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Unhealthy Air

June 30, 2002
By JIM JEFFORDS

WASHINGTON
It is already too late for the United States to lead the
world in the fight against global warming. President Bush
saw to that last year, when he abandoned his promise to
make power plants reduce the amount of carbon dioxide they
send into the air.

But if the president won't lead the world, then the
business community, the American people and their elected
representatives in Congress must lead the president.

This month President Bush gave up all pretense of moving
forward in the effort to clean up the oldest and dirtiest
power plants. First he denigrated the climate action report
released by his own administration. That report follows the
National Academy of Sciences and the vast majority of
scientists by stating that global warming is real and poses
a significant threat. Then his administration announced
possibly the biggest rollback of the Clean Air Act in
history, proposing wholesale weakening of the "new source
review" provision that requires old power plants to install
modern pollution controls when they are renovated.

Pollution from power plants causes a variety of problems.
Three in particular are health-threatening: mercury
contamination linked to birth defects, ozone smog that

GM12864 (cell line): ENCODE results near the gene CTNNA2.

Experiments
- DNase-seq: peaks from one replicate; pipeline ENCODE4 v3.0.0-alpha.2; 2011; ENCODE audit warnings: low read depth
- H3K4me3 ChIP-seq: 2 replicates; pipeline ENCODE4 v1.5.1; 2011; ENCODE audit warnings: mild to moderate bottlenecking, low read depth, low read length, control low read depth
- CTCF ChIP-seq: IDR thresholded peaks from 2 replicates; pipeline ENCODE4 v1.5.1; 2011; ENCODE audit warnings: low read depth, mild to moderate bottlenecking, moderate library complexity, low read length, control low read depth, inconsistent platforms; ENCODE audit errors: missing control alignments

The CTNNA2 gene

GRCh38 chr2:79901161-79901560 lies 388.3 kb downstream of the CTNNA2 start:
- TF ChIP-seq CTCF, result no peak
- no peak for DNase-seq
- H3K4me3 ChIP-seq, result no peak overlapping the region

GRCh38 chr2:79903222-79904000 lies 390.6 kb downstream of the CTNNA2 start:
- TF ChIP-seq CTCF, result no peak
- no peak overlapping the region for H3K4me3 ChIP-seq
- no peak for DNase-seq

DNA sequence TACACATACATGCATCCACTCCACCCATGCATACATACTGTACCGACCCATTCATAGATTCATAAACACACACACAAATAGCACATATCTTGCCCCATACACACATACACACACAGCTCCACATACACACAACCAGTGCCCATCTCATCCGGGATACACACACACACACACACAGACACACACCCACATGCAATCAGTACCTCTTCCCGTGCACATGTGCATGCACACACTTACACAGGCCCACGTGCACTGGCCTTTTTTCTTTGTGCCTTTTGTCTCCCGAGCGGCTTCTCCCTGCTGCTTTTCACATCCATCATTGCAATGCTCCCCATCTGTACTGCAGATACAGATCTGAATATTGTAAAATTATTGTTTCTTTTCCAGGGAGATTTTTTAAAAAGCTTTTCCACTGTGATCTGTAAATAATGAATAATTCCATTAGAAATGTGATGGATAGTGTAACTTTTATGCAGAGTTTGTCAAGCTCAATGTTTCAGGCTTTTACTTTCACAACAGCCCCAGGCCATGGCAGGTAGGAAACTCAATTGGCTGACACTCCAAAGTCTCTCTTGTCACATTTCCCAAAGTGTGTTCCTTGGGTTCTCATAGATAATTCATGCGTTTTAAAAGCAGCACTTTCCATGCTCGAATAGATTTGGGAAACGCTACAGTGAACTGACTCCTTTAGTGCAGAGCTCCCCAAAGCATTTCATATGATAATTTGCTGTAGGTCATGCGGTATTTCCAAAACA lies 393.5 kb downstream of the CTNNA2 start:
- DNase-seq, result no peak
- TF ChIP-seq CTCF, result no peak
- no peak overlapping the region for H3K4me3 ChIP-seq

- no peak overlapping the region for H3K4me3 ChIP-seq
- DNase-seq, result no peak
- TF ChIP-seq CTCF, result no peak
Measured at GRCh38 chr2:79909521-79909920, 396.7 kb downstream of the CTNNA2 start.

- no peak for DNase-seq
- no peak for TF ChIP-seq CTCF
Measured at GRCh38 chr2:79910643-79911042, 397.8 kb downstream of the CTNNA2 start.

triggers asthma attacks and fine particulate soot that can
actually lead to death. In addition, these plants emit the
chemicals that cause acid rain and haze in our parks, as
well as large amounts of carbon dioxide, a greenhouse gas.

On Thursday, the Senate Environment and Public Works
Committee, of which I am chairman, voted to set strong
limits on the three major health-threatening types of
power-plant pollution and to put a cap, for the first time
in American history, on the release of carbon dioxide from
power plants.

The administration's climate action report projects that
American emissions of carbon dioxide will rise by 43
percent by 2020. Yet its climate policy does little or
nothing to control or reduce this increase.

This is a problem with a solution. The technology to clean
up these plants already exists; some of it has been around
for decades. What has been missing is the political will
either to tell the owners to install this technology or to
create a market to encourage that investment.

America is on the verge of a boom in power-plant
construction, and that gives us a rare opportunity.
Including carbon dioxide reductions in a comprehensive
cleanup plan now is the most efficient and least costly way
to address the threat of global warming. The power industry
realizes that the question on carbon dioxide is not whether
it will be regulated, but when.

Dealing with global warming is too important to leave
solely to Washington. Several states, including New York,
New Hampshire and Massachusetts, are acting on their own to
limit power-plant emissions. But Washington has a crucial
role. The scientific consensus has never been stronger. A
broad and growing coalition of public health and
environmental organizations and several utility companies
agree that we must act now. I hope that at some point
President Bush will follow this lead.


Jim Jeffords, independent of Vermont, is the chairman of
the Senate Environment and Public Works Committee.